Poulet Chasseur, Hunter’s Chicken
I love how French recipe names often reflect a poetic nature. Dishes on restaurant menus are the same – a translation might be for “Salmon gift-wrapped with its little peas and shallots swimming in a white wine sea”. In English we would just call that steamed salmon with peas, unless we used the French term, “en papillote”.
My husband is an avid mushroom hunter and a French-trained chef. This is the kind of dish he would make after a successful hunt, as it utilizes the fresh flavours. You may smell the forest as you bite into the tender chicken with its velvety sauce.
INGREDIENTS – serves 4
3 tbsp butter
1 tbsp oil
4 lb / 2 kg chicken, cut into serving pieces (NOTE: thighs will be more flavourful than breasts, and they stay more moist)
1/2 lb / 250 g mushrooms, sliced (*if you have access to wild mushrooms, use up to 1/2 the total amount with those – e.g. chanterelles, lobster mushrooms, porcinis. Cremini mushrooms add more flavour than white button ones.)
1 shallot, chopped
1 cup / 225 mL white wine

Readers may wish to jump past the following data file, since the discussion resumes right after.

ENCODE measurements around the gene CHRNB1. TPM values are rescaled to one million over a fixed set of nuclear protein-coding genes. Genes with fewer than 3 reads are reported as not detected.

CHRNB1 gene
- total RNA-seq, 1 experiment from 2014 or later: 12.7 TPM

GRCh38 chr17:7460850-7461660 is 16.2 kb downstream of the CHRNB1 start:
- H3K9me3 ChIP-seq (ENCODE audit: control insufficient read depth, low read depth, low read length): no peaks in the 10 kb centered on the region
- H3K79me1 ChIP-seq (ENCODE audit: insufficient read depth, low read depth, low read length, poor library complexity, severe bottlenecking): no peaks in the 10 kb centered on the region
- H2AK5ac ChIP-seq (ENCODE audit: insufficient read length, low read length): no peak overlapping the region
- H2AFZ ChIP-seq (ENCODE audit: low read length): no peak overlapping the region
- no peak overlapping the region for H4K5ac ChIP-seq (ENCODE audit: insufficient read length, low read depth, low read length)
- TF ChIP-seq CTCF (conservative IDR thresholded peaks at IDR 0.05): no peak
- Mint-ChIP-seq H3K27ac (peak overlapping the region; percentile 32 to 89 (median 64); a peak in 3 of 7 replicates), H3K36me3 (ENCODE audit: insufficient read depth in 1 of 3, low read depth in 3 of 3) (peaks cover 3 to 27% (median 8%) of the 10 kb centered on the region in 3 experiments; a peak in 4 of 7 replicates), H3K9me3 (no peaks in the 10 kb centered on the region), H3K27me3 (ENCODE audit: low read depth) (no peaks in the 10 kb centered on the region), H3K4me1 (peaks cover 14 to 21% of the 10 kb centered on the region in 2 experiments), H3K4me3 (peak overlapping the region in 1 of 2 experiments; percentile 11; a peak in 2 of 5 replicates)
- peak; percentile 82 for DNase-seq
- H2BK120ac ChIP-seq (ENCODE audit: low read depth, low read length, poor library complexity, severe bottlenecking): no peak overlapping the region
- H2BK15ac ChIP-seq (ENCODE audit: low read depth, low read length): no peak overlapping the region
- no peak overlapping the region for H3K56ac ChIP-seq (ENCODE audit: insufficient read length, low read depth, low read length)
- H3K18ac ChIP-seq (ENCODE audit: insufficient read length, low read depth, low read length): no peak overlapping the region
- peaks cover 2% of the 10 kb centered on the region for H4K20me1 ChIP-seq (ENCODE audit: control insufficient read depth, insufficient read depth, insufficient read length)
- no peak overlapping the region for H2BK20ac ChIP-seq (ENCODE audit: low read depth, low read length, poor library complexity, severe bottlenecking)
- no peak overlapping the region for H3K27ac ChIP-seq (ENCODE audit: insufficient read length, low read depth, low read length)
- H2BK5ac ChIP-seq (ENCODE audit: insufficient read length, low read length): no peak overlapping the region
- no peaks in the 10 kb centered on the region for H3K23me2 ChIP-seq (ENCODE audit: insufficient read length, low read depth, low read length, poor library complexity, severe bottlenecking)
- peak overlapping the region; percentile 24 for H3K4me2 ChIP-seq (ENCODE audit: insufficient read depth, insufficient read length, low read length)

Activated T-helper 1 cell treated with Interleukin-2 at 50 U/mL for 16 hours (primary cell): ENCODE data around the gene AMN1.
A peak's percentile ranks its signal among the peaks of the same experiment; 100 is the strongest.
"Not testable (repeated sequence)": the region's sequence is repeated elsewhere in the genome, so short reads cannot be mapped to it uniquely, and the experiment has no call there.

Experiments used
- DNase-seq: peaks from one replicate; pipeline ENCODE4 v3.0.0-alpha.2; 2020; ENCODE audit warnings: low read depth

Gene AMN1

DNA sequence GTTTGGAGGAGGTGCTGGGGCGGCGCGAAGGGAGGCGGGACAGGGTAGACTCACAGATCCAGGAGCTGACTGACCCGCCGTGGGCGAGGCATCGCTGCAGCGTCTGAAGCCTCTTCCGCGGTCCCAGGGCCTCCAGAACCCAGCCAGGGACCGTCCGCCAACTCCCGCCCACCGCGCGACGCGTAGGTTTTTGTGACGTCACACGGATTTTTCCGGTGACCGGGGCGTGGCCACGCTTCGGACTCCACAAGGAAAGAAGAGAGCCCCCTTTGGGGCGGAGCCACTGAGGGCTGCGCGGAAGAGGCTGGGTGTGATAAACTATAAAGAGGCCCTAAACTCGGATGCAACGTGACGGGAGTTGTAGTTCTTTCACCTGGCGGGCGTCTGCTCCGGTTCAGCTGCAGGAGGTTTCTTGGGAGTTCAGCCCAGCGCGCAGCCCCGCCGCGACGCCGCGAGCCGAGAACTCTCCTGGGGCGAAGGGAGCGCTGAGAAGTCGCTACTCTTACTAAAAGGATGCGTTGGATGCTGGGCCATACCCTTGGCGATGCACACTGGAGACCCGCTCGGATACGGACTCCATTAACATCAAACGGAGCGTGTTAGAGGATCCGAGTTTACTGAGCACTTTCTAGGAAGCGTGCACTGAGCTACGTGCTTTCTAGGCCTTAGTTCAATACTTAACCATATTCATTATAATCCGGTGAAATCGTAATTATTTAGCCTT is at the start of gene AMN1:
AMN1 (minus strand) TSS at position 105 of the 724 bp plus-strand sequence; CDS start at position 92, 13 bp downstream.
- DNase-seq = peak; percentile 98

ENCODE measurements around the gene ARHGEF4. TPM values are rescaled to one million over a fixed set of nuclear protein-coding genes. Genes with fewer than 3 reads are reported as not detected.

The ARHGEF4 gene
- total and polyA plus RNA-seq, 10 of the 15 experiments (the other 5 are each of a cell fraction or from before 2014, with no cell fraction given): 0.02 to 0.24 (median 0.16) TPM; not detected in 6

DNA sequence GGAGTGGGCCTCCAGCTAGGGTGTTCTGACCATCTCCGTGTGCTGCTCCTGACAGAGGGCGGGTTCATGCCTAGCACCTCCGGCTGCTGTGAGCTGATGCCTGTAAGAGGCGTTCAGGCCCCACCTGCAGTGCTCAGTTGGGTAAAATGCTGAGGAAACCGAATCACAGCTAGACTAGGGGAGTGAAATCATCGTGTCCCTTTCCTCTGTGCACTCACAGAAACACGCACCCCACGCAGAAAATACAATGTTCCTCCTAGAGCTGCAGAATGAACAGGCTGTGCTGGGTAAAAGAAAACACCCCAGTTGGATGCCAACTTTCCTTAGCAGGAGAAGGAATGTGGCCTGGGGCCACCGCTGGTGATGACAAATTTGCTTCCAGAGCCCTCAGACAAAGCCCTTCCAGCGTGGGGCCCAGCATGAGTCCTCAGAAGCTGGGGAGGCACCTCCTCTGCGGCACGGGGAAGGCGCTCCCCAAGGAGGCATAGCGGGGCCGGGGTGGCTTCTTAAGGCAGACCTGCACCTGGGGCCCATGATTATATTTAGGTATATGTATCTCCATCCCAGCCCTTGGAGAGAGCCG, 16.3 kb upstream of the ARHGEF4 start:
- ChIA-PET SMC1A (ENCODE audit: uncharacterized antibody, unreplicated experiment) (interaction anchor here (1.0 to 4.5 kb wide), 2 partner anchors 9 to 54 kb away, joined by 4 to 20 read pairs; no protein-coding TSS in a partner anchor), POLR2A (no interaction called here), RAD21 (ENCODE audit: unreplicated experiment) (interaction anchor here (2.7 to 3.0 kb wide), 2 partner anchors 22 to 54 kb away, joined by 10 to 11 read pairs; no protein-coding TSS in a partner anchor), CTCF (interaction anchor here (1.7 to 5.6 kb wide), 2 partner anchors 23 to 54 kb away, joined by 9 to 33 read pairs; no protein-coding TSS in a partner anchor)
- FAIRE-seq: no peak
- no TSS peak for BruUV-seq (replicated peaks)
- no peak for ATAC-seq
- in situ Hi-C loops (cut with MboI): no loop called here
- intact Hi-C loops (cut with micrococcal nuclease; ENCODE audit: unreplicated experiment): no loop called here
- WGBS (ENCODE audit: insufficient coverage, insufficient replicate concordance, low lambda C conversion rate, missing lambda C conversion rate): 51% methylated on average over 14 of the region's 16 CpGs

1 cup / 225 mL chicken stock
1-2 tbsp tomato purée
2 tbsp brandy
salt, fresh ground pepper
1 heaping tsp fresh tarragon, finely chopped (DO NOT substitute dried – use a paste of fresh tarragon, or make the recipe when you can find the fresh stuff )
1 heaping tsp fresh chervil, finely chopped (you can substitute 1/2 tsp fresh thyme, or omit)
1 tbsp fresh parsley, finely chopped (DO NOT substitute dried – use a paste of fresh parsley, or make the recipe when you can find the fresh stuff )
2 tbsp “beurre manié (made of 1 tbsp butter mixed with 1 tbsp flour)
Heat the butter and oil in a large sauté pan and sauté the chicken pieces until they are well-browned on all sides (approx. 15 minutes).
Reduce the heat and continue frying for another 10-15 minutes. Test chicken for doneness with a thermometer – it needs to have an internal temperature of 160F. If it is done, remove it from the pan and set aside, covered with foil. If it is over 140F, leave in pan and add mushrooms and shallot, frying for 3-4 minutes. Remove chicken when it reaches 160F internal temperature.
Pour the wine into the pan and bring to a gentle boil for 1 minute. Stir in the stock, 1 tbsp tomato purée, brandy, tarragon and chervil. Stir to mix, then season to taste – add salt, pepper, and more tomato purée if you like.
Add the beurre manié and stir till thickened. Place chicken back in pan and heat gently. Add 1 tsp of parsley and stir to blend.
Serve chicken with sauce poured over top. Garnish with remaining parsley.